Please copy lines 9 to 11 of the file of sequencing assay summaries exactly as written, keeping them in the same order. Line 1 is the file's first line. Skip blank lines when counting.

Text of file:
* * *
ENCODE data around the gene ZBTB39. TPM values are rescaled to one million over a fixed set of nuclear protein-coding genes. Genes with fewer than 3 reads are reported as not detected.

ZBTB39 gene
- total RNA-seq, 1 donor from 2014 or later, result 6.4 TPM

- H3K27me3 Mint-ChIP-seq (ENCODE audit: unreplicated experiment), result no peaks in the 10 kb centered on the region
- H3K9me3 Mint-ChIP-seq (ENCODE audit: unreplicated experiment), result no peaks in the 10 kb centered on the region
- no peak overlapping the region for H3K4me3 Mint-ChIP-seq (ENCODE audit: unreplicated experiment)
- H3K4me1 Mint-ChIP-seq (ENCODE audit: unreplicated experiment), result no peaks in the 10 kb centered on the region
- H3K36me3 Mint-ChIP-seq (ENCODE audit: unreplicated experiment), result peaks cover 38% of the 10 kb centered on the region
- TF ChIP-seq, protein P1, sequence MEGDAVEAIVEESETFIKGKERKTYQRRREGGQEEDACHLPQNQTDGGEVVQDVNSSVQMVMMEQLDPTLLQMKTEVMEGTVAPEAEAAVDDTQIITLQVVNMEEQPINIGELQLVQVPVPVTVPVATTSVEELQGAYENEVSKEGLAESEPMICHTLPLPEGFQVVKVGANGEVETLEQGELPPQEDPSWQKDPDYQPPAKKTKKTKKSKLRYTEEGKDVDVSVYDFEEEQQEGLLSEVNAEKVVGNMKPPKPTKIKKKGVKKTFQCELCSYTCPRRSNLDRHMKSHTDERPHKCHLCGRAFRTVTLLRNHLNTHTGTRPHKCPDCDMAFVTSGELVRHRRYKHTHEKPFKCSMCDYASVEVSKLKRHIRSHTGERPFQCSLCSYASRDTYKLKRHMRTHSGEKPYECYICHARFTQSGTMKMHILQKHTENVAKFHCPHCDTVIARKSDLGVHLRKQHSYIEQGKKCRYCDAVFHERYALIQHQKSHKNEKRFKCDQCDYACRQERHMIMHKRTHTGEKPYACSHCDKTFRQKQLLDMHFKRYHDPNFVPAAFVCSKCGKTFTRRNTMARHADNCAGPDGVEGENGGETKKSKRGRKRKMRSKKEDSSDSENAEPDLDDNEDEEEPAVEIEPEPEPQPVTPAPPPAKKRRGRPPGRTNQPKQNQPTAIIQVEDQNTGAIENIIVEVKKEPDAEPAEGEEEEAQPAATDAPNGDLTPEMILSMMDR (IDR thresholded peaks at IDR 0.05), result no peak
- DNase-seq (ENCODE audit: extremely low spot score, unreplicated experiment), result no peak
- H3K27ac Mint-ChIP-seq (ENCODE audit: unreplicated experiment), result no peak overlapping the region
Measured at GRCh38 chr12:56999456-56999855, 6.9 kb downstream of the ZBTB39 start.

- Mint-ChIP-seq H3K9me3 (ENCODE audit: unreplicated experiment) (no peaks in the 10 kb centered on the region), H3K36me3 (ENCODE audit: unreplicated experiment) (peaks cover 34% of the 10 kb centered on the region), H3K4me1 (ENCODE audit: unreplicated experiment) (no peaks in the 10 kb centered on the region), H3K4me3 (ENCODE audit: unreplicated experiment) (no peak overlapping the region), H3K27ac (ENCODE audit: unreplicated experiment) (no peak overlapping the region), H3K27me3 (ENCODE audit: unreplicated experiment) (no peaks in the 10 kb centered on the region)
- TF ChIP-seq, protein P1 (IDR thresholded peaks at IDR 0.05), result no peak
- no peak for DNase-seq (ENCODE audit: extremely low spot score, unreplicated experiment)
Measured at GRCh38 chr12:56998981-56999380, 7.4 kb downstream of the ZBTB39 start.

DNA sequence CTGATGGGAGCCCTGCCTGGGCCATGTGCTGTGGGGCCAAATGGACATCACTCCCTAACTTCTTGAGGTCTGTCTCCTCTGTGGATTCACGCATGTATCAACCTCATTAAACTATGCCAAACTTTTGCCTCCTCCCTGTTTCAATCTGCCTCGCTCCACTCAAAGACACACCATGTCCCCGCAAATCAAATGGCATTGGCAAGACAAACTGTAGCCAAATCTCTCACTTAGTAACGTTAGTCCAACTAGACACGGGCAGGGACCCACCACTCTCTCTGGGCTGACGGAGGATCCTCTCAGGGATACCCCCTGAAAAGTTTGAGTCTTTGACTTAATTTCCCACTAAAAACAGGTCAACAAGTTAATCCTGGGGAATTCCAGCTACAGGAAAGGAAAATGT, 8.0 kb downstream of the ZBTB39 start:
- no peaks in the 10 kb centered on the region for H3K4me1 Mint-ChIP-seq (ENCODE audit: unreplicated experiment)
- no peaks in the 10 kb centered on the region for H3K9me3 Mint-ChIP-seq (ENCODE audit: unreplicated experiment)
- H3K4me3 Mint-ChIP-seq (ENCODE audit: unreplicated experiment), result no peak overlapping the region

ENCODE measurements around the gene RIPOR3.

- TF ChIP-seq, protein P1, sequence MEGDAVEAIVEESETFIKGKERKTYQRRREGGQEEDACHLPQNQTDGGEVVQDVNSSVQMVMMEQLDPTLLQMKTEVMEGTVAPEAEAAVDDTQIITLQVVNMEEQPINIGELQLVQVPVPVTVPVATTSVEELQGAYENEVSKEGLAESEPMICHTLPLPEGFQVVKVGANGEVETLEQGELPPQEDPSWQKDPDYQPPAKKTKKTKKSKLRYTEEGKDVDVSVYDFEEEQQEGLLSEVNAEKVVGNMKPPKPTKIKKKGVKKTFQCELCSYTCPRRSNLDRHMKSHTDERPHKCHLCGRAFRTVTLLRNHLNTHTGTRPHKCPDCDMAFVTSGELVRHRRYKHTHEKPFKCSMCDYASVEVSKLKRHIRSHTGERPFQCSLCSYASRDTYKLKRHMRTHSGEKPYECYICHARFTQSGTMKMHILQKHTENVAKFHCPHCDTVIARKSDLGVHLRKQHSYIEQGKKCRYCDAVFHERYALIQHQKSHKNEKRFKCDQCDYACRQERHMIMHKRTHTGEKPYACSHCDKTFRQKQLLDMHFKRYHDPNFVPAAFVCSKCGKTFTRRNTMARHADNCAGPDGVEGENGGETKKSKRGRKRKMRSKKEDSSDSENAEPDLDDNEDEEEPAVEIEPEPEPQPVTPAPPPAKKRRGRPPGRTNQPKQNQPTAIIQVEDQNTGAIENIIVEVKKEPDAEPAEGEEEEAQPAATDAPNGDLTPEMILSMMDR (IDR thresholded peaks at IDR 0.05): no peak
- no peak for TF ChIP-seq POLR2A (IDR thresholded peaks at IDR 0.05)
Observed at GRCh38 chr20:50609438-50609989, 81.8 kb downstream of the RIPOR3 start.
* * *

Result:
- TF ChIP-seq, protein P1, sequence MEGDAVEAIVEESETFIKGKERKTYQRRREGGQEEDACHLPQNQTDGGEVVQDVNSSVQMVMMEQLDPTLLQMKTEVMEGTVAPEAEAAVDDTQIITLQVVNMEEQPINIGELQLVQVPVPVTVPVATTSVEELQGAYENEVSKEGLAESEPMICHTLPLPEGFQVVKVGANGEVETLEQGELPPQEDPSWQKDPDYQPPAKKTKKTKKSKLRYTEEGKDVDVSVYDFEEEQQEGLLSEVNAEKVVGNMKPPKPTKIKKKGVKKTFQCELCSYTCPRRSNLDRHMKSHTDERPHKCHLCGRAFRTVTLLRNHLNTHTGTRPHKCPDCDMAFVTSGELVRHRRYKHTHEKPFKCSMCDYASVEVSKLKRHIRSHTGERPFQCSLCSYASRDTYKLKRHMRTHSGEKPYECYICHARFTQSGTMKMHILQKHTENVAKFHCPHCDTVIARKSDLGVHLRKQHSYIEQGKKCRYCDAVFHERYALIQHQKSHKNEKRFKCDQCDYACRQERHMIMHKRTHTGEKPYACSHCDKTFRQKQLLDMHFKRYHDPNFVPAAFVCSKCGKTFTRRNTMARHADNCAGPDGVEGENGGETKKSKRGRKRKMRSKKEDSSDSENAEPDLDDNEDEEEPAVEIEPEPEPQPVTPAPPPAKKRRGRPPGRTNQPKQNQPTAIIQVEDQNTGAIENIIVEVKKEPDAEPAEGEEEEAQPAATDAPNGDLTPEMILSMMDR (IDR thresholded peaks at IDR 0.05), result no peak
- DNase-seq (ENCODE audit: extremely low spot score, unreplicated experiment), result no peak
- H3K27ac Mint-ChIP-seq (ENCODE audit: unreplicated experiment), result no peak overlapping the region